Equipment to aid brain surgeons during surgery that uses MRI and CT Scan techniques:
Demonstration of how to drill holes in the skull (using a model, of course!):
Explaining the similarities and differences of brains across species:
(From the left) Brains of a pig a rat and a mouse:
Evidence of my participation in an experiment investigating motor skills :
Researcher entering my data:
Here are the other presentations and interactive activities:
For me, the most exciting part of the afternoon was when I got the chance to dissect an actual pig’s brain. Guided by Professor Stuart Allan of the University of Manchester, fellow attendees and I sliced and examined pigs’ brains in the laboratory. While we were doing so, Stuart explained to us the significance of each part of the brain was. What was also amazing is that pigs’ brains are structurally mostly the same as ours. Both human and pigs’ brains have two hemispheres (left and right), corpus callosums (the part that connects both hemispheres), brain stem and cerebellum. They differ, amongst other things, is the size of the frontal cortex (with ours being signifficantly bigger). Stuart also welcomed questions from the participants, who asked him interesting questions such as ‘whether there is a sense for gravity?’ The whole experience was educational, fascinating, unique and fun. Not only did it shed a better light in understanding the brain, but by bringing the science out to the public, it offered more chances of inspiring people (both young and old) to get into science.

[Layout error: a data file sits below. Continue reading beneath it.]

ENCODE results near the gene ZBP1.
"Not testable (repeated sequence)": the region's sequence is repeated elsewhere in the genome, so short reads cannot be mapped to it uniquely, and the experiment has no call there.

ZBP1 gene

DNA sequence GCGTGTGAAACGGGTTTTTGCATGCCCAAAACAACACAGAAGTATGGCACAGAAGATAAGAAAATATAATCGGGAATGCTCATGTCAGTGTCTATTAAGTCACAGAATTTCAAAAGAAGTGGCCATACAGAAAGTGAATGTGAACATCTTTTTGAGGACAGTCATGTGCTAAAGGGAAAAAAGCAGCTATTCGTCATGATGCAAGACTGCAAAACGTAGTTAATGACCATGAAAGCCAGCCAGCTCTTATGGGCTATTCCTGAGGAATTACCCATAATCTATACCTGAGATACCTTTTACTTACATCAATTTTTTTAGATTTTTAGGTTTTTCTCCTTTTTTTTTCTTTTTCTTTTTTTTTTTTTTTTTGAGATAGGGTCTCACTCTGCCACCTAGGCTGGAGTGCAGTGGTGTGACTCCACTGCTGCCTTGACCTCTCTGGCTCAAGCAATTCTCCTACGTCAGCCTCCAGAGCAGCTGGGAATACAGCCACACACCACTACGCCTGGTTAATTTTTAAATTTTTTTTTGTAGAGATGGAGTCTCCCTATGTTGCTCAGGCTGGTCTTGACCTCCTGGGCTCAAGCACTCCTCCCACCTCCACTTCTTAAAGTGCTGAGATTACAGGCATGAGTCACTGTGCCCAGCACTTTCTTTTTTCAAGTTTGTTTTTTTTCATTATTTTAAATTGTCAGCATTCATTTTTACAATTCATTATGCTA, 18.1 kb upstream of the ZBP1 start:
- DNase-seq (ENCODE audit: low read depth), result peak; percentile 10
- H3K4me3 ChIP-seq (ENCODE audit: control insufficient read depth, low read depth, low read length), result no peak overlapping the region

Do we know what each part of the brain does? If so, how?
How do brain surgeries work?
This week I have been fortunate enough to be one of the bloggers invited to a ‘personalised tour’ of the Brains: Mind As Matter exhibition at Manchester’s Museum of Science and Industry. Curator Marius Kwint, neuroscientist Prof. Stuart Allan and artist Daksha Patel guided us through this amazing exhibition which tells the story of how our knowledge of the brain developed over time and what we have done to the brain. The exhibition begins by showing the audience how brains (and in turn people), were classified according to the size of their heads- an extremely prejudistic and not to mention, flawed approach. Then it shows how people from Descartes to Cajal to Jeff Lichtman have attempted to represent the anatomy of the brain. Lastly, it tell us about the different surgical procedure such as trephination (drilling holes in people’s skulls), most of which are accentuated by photographs of people who have undergone such procedures. Gory though as it may seem, but such vivid truth-telling is what drew me even more to take a closer look, twice if not three times at each display.
The Brains exhibition highlights the interconnection between our culture and our understanding of the brain. However, what intrigued me the most is the fact that despite the enormous amount of progress and knowledge that we have accumulated through years of research, we still know very little about that 1.5 kilograms of mass that control our lives. The exhibit left me with a rush of excitement stemming from the realisation that there is so much more to discover about the brain, and that I, personally, can take part in these discoveries.